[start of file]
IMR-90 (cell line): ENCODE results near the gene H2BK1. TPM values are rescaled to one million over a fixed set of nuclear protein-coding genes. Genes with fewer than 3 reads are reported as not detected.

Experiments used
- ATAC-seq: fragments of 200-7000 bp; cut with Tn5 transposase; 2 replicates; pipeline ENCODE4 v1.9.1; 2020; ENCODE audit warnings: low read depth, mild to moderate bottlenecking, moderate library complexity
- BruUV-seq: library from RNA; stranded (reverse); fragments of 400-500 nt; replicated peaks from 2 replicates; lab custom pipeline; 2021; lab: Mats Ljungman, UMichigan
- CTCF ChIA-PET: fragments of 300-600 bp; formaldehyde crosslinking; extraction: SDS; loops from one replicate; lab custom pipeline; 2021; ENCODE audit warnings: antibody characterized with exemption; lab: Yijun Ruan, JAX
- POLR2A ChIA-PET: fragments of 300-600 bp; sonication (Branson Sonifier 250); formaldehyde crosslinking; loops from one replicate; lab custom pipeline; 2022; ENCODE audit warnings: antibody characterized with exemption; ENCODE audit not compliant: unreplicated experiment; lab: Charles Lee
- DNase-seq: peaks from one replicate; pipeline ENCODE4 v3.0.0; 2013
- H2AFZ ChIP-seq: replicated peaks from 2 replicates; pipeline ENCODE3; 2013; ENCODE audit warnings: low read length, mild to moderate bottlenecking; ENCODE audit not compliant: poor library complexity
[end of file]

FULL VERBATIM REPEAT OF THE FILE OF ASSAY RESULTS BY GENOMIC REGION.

IMR-90 (cell line): ENCODE results near the gene H2BK1. TPM values are rescaled to one million over a fixed set of nuclear protein-coding genes. Genes with fewer than 3 reads are reported as not detected.

Experiments used
- ATAC-seq: fragments of 200-7000 bp; cut with Tn5 transposase; 2 replicates; pipeline ENCODE4 v1.9.1; 2020; ENCODE audit warnings: low read depth, mild to moderate bottlenecking, moderate library complexity
- BruUV-seq: library from RNA; stranded (reverse); fragments of 400-500 nt; replicated peaks from 2 replicates; lab custom pipeline; 2021; lab: Mats Ljungman, UMichigan
- CTCF ChIA-PET: fragments of 300-600 bp; formaldehyde crosslinking; extraction: SDS; loops from one replicate; lab custom pipeline; 2021; ENCODE audit warnings: antibody characterized with exemption; lab: Yijun Ruan, JAX
- POLR2A ChIA-PET: fragments of 300-600 bp; sonication (Branson Sonifier 250); formaldehyde crosslinking; loops from one replicate; lab custom pipeline; 2022; ENCODE audit warnings: antibody characterized with exemption; ENCODE audit not compliant: unreplicated experiment; lab: Charles Lee
- DNase-seq: peaks from one replicate; pipeline ENCODE4 v3.0.0; 2013
- H2AFZ ChIP-seq: replicated peaks from 2 replicates; pipeline ENCODE3; 2013; ENCODE audit warnings: low read length, mild to moderate bottlenecking; ENCODE audit not compliant: poor library complexity